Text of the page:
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A Langley Park man was, on Monday, fined EC$800 for playing music loudly in a vehicle without permission of the authorities and not wearing his seatbelt.

Magistrate Bertie Pompey, sitting at the Georgetown Magistrate’s Court, ordered Erron Laborde, whom he described as “arrogant” to pay the fines forthwith or go to prison for four months on each charge.

Laborde had pleaded not guilty to the charges and was found guilty after a trial.

Police Inspector Junior Nero told the court he was in the porch of the Georgetown Police Station about 4:35 p.m. on Jan. 17 when he heard loud music coming from motor vehicle H1975.

He signalled to the vehicle to stop and Laborde complied.

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Nero pointed out the offence of playing a loud musical instrument to the defendant.

The inspector also noticed that the defendant was not wearing his seatbelt at the time, as is mandated by law. 

Laborde also did not have his driver’s license with him at the time, but the police officer decided not to charge him for this offence.

Laborde did not cross-examine the inspector after he testified.

The magistrate then asked him “Why did you plead not guilty then?”

The defendant responded, “‘Cause I am not guilty.”

In his defence, Laborde told the court: “They stopped me. I was wearing a seatbelt. It’s non-adjustable so it is usually in my neck. I have to use my right arm to put it over. I told the officer what I just told you, he said I needed to grow some chest. He said I was playing music. My vehicle came with music”

During cross examination by Prosecutor Corlene Samuel, Laborde insisted that he was wearing his seatbelt.

He said he has been driving for about over 10 years and knows the law in St. Vincent and the Grenadines as it pertains to the wearing of seatbelts.

Laborde kept repeating the prosecutor’s questions and took long pauses before he answered.

In handing down his ruling, Pompey told Laborde: “So you feel because your van comes with music, nobody can regulate you? So you play it as you feel?”

9 replies on “Man fined for loud music, not wearing seatbelt”

  1. Is there any device to measure the loudness of the music?
    What is the acceptable volume/loudness as determined by law?
    Were there any witnesses, who complained about the loud music?
    How long did the officer have him under observation?
    Was the musical instrument seized and presented as evidence?
    How far away was the van from the officer?
    Was the vehicle moving or stationary?
    This driver definitely needed a lawyer to fight his case. He is extremely ignorant of even the basics of his charge.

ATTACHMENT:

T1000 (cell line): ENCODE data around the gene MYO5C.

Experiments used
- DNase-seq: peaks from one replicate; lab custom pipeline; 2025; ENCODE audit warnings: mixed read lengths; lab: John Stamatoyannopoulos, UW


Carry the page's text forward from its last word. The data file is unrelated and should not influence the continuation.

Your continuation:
2. The instrument is called a “decibel meter.” It is small and inexpensive though I doubt the police have any even though the anti-noise law has specifictions defining what is considered loud music.

      Your comment, however, suggest that you believe that there is no such thing as loud music or that loud music should not be punished, beliefs that are primitive in the extreme.

  2. Hashtag Prince says:

    You may justify a wrong BUT it still is not right!

    Not only an arrogant dude but lawless and indifferent.

  3. Perhaps you SJOHN, are one of those most primitive of individuals, who live in this country and pollutes our civil environment with your incessant wretched loud music.

    Well SJOHN, good manners dictates that you and others like you, enjoy your music, of whatever genera is your taste, in the confines of your own enclosed space and not to allow your music to escape to the profound annoyance of others who do not care for hearing it.

    1. Hear, hear. Too many of our people are always shouting about the alleged violation of their individual rights but have no consideration for the rights of others.

      Just back from a swim at Buccament Bay Resort beachfront which is strewn with garbage every weekend and on public holidays and spotted a discarded diaper near the water full of too-too that a middle aged couple then picked up along with other garbage which they placed in a plastic bag which I’m sure they intended to deposit in some garbage bin.

      Although the resort seems to have only one garbage bin which is certainly grossly insufficient, our people are chronic and uncaring litter bugs.

      By the way, the couple, who appear to be residents as opposed to passing tourists, were … you guessed it … white folks, testimony not to some innate white race environmentalism but to the fact that they must have come from a developed country where concern for the environment has been ingrained in the population, something that we are very slack about in little environmentally vulnerable SVG.

      I balance this observation with remarks from a local beach vendor of drinks and snacks to cruise ship passengers who visit the site to swim, sunbathe, and kayak who has complained to me on several occasions that she has to clean up the entire area around here of garbage left by what she called “worthless you-know-what,” none of them tourists.

  4. There are devices to measure deci else. Does the law specify at how many decibels one would be in violation of the said law? There is also research out there suggesting safe decibels levels to avoid/prevent damage to heading so it is more than aggravation


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